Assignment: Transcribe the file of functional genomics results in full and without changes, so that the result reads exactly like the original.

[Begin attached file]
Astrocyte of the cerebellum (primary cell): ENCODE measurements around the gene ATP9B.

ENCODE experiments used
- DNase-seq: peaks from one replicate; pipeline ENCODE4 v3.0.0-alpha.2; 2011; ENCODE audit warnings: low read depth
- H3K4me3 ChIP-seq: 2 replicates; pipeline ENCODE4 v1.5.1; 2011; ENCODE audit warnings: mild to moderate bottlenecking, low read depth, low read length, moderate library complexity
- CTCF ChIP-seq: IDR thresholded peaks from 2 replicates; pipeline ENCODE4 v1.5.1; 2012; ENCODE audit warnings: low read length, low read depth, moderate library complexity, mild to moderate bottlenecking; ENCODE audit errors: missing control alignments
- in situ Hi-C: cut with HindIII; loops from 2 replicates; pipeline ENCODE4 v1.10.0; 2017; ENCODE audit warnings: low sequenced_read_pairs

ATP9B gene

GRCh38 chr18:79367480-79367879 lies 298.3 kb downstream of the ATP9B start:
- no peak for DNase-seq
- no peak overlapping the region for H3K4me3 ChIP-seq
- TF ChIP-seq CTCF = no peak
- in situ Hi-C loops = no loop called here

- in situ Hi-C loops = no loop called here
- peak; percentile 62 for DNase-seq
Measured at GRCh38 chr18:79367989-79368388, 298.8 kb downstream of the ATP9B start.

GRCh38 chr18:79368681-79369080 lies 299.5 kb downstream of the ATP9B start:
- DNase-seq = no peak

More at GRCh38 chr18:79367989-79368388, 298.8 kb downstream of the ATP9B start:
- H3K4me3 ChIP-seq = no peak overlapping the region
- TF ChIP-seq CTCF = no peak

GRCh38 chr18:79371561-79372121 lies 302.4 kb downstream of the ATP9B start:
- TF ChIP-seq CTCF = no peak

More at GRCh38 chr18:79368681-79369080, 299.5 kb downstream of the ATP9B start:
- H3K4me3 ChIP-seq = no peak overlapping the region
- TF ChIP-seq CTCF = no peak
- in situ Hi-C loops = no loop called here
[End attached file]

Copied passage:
Astrocyte of the cerebellum (primary cell): ENCODE measurements around the gene ATP9B.

ENCODE experiments used
- DNase-seq: peaks from one replicate; pipeline ENCODE4 v3.0.0-alpha.2; 2011; ENCODE audit warnings: low read depth
- H3K4me3 ChIP-seq: 2 replicates; pipeline ENCODE4 v1.5.1; 2011; ENCODE audit warnings: mild to moderate bottlenecking, low read depth, low read length, moderate library complexity
- CTCF ChIP-seq: IDR thresholded peaks from 2 replicates; pipeline ENCODE4 v1.5.1; 2012; ENCODE audit warnings: low read length, low read depth, moderate library complexity, mild to moderate bottlenecking; ENCODE audit errors: missing control alignments
- in situ Hi-C: cut with HindIII; loops from 2 replicates; pipeline ENCODE4 v1.10.0; 2017; ENCODE audit warnings: low sequenced_read_pairs

ATP9B gene

GRCh38 chr18:79367480-79367879 lies 298.3 kb downstream of the ATP9B start:
- no peak for DNase-seq
- no peak overlapping the region for H3K4me3 ChIP-seq
- TF ChIP-seq CTCF = no peak
- in situ Hi-C loops = no loop called here

- in situ Hi-C loops = no loop called here
- peak; percentile 62 for DNase-seq
Measured at GRCh38 chr18:79367989-79368388, 298.8 kb downstream of the ATP9B start.

GRCh38 chr18:79368681-79369080 lies 299.5 kb downstream of the ATP9B start:
- DNase-seq = no peak

More at GRCh38 chr18:79367989-79368388, 298.8 kb downstream of the ATP9B start:
- H3K4me3 ChIP-seq = no peak overlapping the region
- TF ChIP-seq CTCF = no peak

GRCh38 chr18:79371561-79372121 lies 302.4 kb downstream of the ATP9B start:
- TF ChIP-seq CTCF = no peak

More at GRCh38 chr18:79368681-79369080, 299.5 kb downstream of the ATP9B start:
- H3K4me3 ChIP-seq = no peak overlapping the region
- TF ChIP-seq CTCF = no peak
- in situ Hi-C loops = no loop called here